Midtown takes on Arlene Hutton’s Last Train to Nibroc 

Basic Training

When producing a play, the pressure is on the director to interpret the playwright's original work respectfully and correctly. When the playwright is still very much alive and could walk in at any moment, that pressure is even higher. That's what Jo Ellen Aspinwall discovered over the course of directing Arlene Hutton's Last Train to Nibroc at the Charleston Acting Studio.

Hutton currently serves as the artist-in-residence at the College of Charleston, which allowed her to consult on the local production of her award-winning play. The plot is simple, centered around the conversations of a couple who meet on a train in 1940. He's a discharged soldier who wants to be a writer, and she's a rich girl from Kentucky who wants to be a missionary. When it was originally produced off Broadway in 1999, the play earned favorable reviews from critics at The New York Times and Time Out New York, among others.

Director Aspinwall was drawn to the purity of the story. "I think that simplicity is part of what called out to me," she says. "You can't get distracted by gimmicks. It's got to be about the acting and the storytelling. I love that. There's nowhere to hide in a story that simple. You have to be dead-on with the characterization and the moments that you're creating."

Aspinwall was originally exposed to the play last year while studying for her MFA in directing at the University of Southern Mississippi. She performed a staged reading of the play, and it was there that she first met Hutton. She spent a few evenings with the playwright in rehearsal, and Hutton's been on-call for this production as well.

"It's a little scary because you want her to be happy with what you've done with her work," Aspinwall says. "At the same time, she's really gracious and wonderful and has said, 'I trust you, and I trust these actors.' She hasn't been intimidating at all to work with. The pressure has come from wanting to do a good job.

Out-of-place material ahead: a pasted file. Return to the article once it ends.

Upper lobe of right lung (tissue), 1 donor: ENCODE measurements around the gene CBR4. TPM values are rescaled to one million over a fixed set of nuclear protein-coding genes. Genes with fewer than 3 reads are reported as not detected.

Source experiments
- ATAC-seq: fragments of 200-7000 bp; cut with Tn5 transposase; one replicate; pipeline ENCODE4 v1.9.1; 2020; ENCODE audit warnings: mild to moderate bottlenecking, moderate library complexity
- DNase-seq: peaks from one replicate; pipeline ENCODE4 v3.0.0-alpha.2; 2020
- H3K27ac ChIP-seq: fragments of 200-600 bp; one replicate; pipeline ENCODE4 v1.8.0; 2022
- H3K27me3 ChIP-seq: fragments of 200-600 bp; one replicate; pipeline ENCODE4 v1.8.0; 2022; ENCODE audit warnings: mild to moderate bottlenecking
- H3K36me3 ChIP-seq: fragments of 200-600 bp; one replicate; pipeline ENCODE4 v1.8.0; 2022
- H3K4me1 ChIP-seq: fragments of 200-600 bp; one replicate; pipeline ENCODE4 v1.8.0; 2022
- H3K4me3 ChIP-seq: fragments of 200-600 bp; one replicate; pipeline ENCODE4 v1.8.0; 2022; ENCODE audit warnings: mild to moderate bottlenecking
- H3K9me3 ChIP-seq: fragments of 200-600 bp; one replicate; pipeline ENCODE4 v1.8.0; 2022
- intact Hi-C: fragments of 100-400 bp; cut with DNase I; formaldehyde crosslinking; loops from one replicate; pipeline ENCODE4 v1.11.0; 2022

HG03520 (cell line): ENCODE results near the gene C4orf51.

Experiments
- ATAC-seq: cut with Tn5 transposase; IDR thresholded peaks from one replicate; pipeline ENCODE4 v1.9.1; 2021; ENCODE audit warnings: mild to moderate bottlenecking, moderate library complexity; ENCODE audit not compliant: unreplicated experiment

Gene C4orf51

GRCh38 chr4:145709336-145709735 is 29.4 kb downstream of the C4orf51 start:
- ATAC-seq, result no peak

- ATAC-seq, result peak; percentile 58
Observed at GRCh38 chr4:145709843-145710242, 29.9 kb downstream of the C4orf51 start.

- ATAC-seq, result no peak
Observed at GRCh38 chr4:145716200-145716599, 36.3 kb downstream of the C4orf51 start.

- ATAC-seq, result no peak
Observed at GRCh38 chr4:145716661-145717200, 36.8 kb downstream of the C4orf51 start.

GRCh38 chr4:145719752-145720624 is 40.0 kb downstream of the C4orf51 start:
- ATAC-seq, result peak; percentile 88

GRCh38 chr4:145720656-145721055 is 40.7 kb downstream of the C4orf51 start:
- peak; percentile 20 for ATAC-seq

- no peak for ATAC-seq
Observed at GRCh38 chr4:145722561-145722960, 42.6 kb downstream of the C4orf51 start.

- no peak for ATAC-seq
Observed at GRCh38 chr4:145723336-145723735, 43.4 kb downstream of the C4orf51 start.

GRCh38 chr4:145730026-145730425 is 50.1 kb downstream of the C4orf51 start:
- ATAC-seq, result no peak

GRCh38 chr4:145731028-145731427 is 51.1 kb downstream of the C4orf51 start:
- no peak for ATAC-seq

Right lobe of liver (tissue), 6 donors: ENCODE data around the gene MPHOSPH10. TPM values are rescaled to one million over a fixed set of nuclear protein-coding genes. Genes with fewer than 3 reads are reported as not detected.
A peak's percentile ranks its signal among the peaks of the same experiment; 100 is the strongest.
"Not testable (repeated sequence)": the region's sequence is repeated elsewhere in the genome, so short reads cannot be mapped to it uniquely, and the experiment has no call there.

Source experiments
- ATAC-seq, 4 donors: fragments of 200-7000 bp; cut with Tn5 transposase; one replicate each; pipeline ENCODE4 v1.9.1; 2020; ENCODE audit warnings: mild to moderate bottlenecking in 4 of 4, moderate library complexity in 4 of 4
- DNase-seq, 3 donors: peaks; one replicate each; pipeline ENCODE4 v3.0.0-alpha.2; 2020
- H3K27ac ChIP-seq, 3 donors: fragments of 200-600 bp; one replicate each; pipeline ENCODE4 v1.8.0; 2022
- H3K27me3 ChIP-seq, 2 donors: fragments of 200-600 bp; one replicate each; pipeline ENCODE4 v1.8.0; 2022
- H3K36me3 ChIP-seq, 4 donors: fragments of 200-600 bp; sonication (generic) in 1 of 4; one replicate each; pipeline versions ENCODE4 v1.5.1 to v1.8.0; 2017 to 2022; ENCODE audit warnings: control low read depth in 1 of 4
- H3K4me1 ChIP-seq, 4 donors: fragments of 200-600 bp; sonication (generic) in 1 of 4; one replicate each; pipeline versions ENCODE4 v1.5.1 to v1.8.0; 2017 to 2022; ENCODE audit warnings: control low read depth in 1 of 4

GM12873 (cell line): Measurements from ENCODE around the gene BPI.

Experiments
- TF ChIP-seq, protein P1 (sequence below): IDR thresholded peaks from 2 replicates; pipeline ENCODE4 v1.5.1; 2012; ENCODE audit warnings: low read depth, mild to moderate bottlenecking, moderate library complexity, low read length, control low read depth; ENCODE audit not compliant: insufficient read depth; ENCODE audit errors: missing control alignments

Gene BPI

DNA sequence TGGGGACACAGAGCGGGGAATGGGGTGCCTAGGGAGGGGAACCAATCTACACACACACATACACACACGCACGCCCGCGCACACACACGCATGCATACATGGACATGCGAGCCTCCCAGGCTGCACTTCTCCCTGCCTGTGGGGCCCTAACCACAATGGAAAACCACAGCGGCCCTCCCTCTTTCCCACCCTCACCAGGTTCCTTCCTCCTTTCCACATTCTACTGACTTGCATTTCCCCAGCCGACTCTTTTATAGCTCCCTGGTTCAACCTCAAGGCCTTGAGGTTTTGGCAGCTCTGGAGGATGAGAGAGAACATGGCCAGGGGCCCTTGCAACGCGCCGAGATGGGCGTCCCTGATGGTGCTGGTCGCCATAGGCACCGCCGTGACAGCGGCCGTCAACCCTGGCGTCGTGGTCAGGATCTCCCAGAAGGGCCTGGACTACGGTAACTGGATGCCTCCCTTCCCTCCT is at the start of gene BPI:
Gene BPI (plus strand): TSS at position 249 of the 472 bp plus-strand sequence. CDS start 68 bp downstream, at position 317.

"It makes some choices much easier," she adds of the playwright's proximity. "You can spend a lot of time in rehearsal trying to solve a problem, thinking 'What did she mean by this?' Thankfully we can just call her and say, 'Arlene, what did you mean?' In some ways it saves a lot of time. In other ways it's very interesting because you work through a problem and you have to be careful not to fall into the trap of second-guessing ... You have to trust that you've had enough conversations with her and you're clear enough and on the same page enough that your choices are going to be the right choices. You have to trust yourself as much as she is trusting you."

The play stars CofC students Celeste Riddle and Storm Smith, both of whom are making their Charleston Acting Studio debuts. "We're having a wonderful time working through this," Aspinwall says. "They jumped into it with all of their heart. They are creating some really engaging characters."

The set design, by Shana Solomon, was created to reflect the simple settings of Hutton's play: a train, a park bench, and a front porch. "The challenge for her was to create something that would help the audience understand but not be a distraction," Aspinwall says. "Because the play is so very clean and so very simple, we didn't want design work that was too frilly. We wanted a suggestion of the world that they're in to support them."

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